Main Street building sparks interest

By Marlena Hartz: CNJ staff writer

A local workforce training organization is interested in buying a building on Main Street to unify its resources, according to officials.

The Eastern Area Workforce Development Board is negotiating the purchase of the old Ace Pawn Shop on First and Main streets, according to Board Chairman Jimmie Shearer.

Federal and state funds would be used to purchase the building, Shearer said.

“We are trying to come up with a single building that would house all the different agencies for (workforce) training. We want to pull all those people together in one location,” Shearer said Wednesday.

The board provides workforce training and social services for 12 eastern New Mexico counties. In that pursuit, it employs more than 12 agencies with federal and state funds.

Many duties are delegated to Clovis Community College, officials said.

The college manages programs for underprivileged families through a contract with the board, according to CCC Vice President Becky Rowley.

“We would be a big participant (in operation of the new building),” Rowley said.

The Eastern Plains Council of Governments acts as an administrative and fiscal agent for the board, according to Shearer.

Three other workforce training boards operate across the state, Shearer said.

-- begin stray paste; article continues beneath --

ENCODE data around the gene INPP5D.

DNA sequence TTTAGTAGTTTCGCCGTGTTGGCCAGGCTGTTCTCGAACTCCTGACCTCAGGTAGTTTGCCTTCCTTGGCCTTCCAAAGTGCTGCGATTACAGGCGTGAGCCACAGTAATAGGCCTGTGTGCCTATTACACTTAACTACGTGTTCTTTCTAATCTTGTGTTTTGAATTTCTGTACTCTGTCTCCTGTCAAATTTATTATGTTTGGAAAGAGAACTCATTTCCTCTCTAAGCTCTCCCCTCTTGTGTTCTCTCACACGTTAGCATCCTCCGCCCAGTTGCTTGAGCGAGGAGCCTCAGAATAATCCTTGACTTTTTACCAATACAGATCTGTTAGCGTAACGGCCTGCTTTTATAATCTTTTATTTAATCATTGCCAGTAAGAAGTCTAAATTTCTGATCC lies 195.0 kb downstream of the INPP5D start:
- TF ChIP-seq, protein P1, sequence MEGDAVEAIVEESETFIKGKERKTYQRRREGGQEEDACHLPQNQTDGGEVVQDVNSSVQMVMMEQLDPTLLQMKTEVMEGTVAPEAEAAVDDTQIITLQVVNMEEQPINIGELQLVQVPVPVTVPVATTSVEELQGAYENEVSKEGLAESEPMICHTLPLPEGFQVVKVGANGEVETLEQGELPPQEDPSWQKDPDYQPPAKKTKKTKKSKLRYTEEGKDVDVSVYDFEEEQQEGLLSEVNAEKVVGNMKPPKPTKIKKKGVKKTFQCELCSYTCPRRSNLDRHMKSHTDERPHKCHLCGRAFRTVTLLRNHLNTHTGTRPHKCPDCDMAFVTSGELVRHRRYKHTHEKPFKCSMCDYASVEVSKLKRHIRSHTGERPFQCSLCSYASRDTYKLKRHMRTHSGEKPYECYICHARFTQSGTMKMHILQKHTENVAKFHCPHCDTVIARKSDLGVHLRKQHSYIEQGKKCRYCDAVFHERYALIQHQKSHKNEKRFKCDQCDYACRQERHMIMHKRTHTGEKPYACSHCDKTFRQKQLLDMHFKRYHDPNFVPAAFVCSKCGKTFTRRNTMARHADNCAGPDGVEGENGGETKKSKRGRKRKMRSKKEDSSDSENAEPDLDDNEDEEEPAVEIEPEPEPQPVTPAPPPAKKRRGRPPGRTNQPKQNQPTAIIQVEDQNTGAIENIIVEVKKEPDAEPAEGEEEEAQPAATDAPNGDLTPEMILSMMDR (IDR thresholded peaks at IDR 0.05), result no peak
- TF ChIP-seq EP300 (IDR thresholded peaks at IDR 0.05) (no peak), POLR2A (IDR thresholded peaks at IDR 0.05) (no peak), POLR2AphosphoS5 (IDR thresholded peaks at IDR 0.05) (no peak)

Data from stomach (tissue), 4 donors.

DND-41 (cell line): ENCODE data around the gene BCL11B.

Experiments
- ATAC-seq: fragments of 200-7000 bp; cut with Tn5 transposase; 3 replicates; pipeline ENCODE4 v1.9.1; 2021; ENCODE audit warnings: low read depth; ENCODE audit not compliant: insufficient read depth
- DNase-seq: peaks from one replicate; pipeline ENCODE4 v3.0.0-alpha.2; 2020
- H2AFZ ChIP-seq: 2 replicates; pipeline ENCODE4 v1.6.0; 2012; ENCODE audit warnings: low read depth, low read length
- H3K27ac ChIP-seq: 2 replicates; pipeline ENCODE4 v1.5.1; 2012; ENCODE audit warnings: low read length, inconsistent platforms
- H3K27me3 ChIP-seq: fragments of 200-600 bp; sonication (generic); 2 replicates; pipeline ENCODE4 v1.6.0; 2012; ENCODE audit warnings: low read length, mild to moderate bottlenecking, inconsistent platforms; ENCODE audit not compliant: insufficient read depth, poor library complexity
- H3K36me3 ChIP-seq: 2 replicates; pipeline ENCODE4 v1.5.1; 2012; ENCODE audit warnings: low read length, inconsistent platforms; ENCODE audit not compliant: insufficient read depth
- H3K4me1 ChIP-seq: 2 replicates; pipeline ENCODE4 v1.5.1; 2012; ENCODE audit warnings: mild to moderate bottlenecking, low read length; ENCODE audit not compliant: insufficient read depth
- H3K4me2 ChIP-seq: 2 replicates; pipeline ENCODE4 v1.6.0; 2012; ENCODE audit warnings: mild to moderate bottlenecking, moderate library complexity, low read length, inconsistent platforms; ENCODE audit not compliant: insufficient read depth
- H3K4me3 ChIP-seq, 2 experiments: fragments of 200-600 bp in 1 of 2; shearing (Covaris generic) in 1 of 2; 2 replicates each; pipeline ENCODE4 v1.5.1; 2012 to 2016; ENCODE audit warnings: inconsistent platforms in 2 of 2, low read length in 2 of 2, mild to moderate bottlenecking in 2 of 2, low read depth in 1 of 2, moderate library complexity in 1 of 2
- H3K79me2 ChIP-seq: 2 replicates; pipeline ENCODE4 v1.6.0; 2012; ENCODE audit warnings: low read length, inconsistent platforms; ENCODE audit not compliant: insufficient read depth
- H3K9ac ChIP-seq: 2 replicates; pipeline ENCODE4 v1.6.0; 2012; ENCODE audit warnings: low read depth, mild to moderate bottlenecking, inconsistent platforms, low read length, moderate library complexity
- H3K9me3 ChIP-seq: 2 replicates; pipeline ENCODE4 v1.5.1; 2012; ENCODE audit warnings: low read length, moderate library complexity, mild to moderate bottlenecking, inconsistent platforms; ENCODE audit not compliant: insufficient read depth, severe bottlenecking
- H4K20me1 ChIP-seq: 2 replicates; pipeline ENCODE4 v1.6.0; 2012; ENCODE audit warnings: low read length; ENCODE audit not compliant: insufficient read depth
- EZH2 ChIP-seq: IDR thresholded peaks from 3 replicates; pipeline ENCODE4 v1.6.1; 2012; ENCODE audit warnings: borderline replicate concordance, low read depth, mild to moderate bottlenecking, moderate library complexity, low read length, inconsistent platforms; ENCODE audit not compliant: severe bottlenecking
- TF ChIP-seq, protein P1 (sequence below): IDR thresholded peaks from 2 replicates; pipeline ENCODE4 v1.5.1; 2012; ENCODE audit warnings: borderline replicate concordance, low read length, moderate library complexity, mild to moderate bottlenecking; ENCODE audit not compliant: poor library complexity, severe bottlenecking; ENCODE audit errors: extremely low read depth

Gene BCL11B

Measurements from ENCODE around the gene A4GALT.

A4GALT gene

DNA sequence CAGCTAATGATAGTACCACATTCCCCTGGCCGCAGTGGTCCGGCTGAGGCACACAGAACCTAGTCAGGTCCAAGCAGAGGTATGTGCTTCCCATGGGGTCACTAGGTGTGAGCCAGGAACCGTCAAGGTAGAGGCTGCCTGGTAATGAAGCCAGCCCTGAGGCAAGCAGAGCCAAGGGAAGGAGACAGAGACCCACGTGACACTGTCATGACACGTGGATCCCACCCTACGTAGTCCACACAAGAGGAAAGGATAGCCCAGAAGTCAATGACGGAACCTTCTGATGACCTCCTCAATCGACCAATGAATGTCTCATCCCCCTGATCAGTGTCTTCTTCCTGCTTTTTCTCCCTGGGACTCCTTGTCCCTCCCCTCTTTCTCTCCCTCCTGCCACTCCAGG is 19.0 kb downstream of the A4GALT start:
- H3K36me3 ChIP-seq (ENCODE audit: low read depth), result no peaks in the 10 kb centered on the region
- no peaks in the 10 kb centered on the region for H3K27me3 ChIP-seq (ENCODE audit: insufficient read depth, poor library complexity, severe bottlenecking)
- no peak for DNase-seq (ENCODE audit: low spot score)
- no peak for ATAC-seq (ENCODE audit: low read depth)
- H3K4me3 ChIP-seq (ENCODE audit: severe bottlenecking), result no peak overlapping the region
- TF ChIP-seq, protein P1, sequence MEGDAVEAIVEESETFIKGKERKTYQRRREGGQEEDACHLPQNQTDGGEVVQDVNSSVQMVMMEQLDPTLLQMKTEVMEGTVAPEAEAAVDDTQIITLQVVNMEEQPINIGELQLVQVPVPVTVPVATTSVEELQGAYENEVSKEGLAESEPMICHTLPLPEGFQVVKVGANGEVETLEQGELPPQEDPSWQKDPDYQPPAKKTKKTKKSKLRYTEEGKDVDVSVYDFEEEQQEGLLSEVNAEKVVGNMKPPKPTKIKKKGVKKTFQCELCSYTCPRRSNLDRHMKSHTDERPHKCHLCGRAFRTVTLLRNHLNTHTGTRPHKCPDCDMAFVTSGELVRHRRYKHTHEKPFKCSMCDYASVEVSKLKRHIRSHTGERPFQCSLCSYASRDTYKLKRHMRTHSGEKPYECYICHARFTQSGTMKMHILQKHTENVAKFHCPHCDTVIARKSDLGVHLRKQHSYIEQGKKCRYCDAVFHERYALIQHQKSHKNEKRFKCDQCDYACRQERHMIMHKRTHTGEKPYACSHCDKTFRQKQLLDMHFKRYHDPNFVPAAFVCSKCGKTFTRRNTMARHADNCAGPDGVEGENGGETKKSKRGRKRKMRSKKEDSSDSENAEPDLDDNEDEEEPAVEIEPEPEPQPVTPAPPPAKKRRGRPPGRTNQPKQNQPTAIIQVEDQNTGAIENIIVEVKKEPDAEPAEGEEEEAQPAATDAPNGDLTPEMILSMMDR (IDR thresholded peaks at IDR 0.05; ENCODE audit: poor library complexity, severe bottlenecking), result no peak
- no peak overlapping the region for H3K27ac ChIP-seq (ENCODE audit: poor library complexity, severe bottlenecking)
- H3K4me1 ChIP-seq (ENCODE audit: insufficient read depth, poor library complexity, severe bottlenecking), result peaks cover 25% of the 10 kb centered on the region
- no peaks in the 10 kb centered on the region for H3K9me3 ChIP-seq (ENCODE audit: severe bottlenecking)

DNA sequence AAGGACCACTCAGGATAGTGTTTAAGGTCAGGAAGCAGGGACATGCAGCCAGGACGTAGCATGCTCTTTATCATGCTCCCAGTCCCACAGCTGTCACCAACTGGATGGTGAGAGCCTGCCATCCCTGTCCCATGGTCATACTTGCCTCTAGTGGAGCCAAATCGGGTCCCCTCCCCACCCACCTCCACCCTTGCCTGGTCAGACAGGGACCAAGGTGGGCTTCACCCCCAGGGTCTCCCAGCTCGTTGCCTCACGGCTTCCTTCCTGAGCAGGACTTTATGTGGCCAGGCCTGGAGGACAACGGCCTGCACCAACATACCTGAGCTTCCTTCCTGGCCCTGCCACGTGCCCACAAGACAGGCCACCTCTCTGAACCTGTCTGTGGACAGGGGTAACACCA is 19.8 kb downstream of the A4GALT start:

The Eastern New Mexico Area Workforce Development Board would be stronger if its resources were concentrated in one building, Shearer said. Currently, contracted services operate independently in separate buildings throughout the area, Shearer said.

“It’s about getting all the resources in one place so we can share resources,” Shearer said. “Each (contracted agency) has its own reception staff, its own rent and utilities.
“We’ve already seen from the rent standpoint that there is a lot of money to be saved.”

Shearer said that services offered at the Clovis Community College workforce training building on Mitchell Street would be offered at the new building and cease to be offered at the Mitchell Street building, should the deal be sealed.

Contracted staff who currently operate at other locations could move to the new building or stay at their current locations depending upon many factors, including the nature of their work, Shearer said.

Financial details still must be settled before the project can move forward, but Shearer said he is confident the deal will work out.